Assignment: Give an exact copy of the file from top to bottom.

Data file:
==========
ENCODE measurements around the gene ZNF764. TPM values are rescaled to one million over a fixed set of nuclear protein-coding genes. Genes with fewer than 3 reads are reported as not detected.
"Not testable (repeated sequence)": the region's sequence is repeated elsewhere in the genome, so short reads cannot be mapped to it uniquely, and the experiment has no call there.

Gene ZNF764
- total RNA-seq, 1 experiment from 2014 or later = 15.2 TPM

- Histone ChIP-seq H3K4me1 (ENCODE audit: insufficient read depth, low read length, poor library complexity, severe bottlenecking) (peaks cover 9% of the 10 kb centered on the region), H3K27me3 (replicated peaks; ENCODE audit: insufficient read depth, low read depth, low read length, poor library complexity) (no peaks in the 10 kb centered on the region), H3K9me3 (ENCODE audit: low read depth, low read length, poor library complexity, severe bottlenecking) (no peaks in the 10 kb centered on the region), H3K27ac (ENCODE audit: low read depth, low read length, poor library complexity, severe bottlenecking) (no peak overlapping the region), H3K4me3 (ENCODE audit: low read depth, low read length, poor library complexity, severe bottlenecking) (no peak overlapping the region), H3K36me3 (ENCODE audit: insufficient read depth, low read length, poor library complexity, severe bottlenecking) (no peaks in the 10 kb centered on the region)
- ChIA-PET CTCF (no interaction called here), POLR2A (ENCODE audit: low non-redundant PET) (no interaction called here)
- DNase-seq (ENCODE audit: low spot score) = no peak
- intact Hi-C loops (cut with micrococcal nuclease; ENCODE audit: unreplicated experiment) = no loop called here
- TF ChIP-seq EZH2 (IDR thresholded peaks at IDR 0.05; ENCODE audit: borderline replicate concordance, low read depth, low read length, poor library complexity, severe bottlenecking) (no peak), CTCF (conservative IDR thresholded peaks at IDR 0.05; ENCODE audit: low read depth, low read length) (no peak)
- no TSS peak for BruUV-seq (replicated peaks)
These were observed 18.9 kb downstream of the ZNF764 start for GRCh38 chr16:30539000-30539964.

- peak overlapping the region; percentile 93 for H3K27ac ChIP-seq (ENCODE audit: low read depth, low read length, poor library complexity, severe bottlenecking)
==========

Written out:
ENCODE measurements around the gene ZNF764. TPM values are rescaled to one million over a fixed set of nuclear protein-coding genes. Genes with fewer than 3 reads are reported as not detected.
"Not testable (repeated sequence)": the region's sequence is repeated elsewhere in the genome, so short reads cannot be mapped to it uniquely, and the experiment has no call there.

Gene ZNF764
- total RNA-seq, 1 experiment from 2014 or later = 15.2 TPM

- Histone ChIP-seq H3K4me1 (ENCODE audit: insufficient read depth, low read length, poor library complexity, severe bottlenecking) (peaks cover 9% of the 10 kb centered on the region), H3K27me3 (replicated peaks; ENCODE audit: insufficient read depth, low read depth, low read length, poor library complexity) (no peaks in the 10 kb centered on the region), H3K9me3 (ENCODE audit: low read depth, low read length, poor library complexity, severe bottlenecking) (no peaks in the 10 kb centered on the region), H3K27ac (ENCODE audit: low read depth, low read length, poor library complexity, severe bottlenecking) (no peak overlapping the region), H3K4me3 (ENCODE audit: low read depth, low read length, poor library complexity, severe bottlenecking) (no peak overlapping the region), H3K36me3 (ENCODE audit: insufficient read depth, low read length, poor library complexity, severe bottlenecking) (no peaks in the 10 kb centered on the region)
- ChIA-PET CTCF (no interaction called here), POLR2A (ENCODE audit: low non-redundant PET) (no interaction called here)
- DNase-seq (ENCODE audit: low spot score) = no peak
- intact Hi-C loops (cut with micrococcal nuclease; ENCODE audit: unreplicated experiment) = no loop called here
- TF ChIP-seq EZH2 (IDR thresholded peaks at IDR 0.05; ENCODE audit: borderline replicate concordance, low read depth, low read length, poor library complexity, severe bottlenecking) (no peak), CTCF (conservative IDR thresholded peaks at IDR 0.05; ENCODE audit: low read depth, low read length) (no peak)
- no TSS peak for BruUV-seq (replicated peaks)
These were observed 18.9 kb downstream of the ZNF764 start for GRCh38 chr16:30539000-30539964.

- peak overlapping the region; percentile 93 for H3K27ac ChIP-seq (ENCODE audit: low read depth, low read length, poor library complexity, severe bottlenecking)